One of the oldest cities on the globe, Jerusalem is holy to three religions: Judaism, Christianity and Islam. My first glimpse of the historic and much-venerated city came after dark through a bleary-eyed glaze, the result of a 10.5-hour flight on , the Israeli airline, from JFK in New York to David Ben Gurion Airport, 25 miles from Jerusalem.
I recall leaving the flat plain at the airport near sea level and eventually beginning an ascent by car up to the hilly city, perched at 2,490 feet at its highest point. Not only lofty, the city is a maze of streets that I found bewildering. Thank goodness for my guide, who really knew his way around.
With jetlag setting in, I was glad to check into my hotel and head for bed, leaving the sightseeing for the next day. Bright and early, after one of the massively bountiful breakfast buffets offered by many Israeli hotels, I headed for the , a fragment of the Western Wall built by Herod the Great as part of the expansion of the Second Temple.
Temple Mount, the Wailing Wall and Old Jerusalem
From my car I could see the entire , a 37-acre plateau where believers say that Jehova asked Abraham to sacrifice his son Isaac, where Solomon built has massive temple, and where the prophet Muhammad ascended to heaven to talk to God. Currently, the golden Dome of the Rock, built in 692 AD as an Islamic mosque over the site of the Jewish temple, dominates the plateau.
After the temple’s destruction, Jews began visiting the wall to mourn its ruin by the Romans. Today, countless people visit each year to pray to “the ear of God.” Some place small pieces of paper in the crevices as special entreaties, with as many as a million notes left in the wall each year.
In the mid-19th century, excavations of the wall began but were halted during World War I. Resuming after the Six Days War in 1967, new discoveries were made including ritual baths (mikveh), ancient water pits, a buried commercial street, and the wall’s original huge foundation stones, the largest of which measures 45-feet long, nearly 10-feet tall and 11-feet wide and weighs 570 tons. The stone is considered to be the heaviest ever lifted by humankind without powered machinery.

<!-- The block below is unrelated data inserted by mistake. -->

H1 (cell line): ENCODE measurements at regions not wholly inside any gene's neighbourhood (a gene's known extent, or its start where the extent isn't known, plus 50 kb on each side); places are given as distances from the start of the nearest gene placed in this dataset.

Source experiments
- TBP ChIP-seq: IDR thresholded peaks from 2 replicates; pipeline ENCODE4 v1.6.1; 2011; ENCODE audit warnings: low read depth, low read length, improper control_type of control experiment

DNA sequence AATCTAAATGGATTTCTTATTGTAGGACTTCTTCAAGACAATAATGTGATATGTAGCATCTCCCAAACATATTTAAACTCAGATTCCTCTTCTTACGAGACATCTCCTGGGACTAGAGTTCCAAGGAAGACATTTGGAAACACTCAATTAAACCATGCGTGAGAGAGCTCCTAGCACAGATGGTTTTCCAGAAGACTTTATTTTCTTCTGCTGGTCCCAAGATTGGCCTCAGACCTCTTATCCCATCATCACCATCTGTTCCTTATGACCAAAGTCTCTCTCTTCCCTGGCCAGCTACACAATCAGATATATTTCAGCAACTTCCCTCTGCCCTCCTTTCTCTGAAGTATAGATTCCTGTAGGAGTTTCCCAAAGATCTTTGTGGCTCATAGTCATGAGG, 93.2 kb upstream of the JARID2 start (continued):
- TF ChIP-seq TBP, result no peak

Guided tours of the excavated tunnels, which run along 488 meters of the Western Wall, are offered daily, last 75 minutes, give information on ancient Jerusalem and its archaeology and history, and exit at the first station of the .
The Way of the Cross, the route Christ walked through Jerusalem on his way to his crucifixion, begins at the place where he was condemned to death, has 14 stops—each identified by a medallion with Roman numerals)—and goes part-way through the Arab market or souk in the Moslem Quarter.
The Via Dolorosa ends at the Church of the Holy Sepulcher, built over both Golgotha’s and Christ’s tombs. Regarded as the most sacred site in Christendom, the church dates back to at least the 4th century and is shared by Roman Catholic and Greek and Armenian Orthodox denominations. I was surprised to learn that Protestants regard another site known as the Garden Tomb, unearthed in 1867, as the true burial tomb of Jesus, located outside the Damascus Gate in the Third Wall built around Jerusalem.
The Israel Museum
Later, while traveling by car to the , located on a high hill, I began to appreciate just how beautiful Jerusalem really is. Many of the city’s buildings are made of Jerusalem limestone, which gives it a pleasant visual unity, and large sections of the town are nicely landscaped and devoid of garish advertising signs and fast food joints. Add a Mediterranean climate, great architecture, Biblical and other interesting sites, great restaurants, plenty of cultural offerings, and a stunning topography, and you get a very livable metropolis.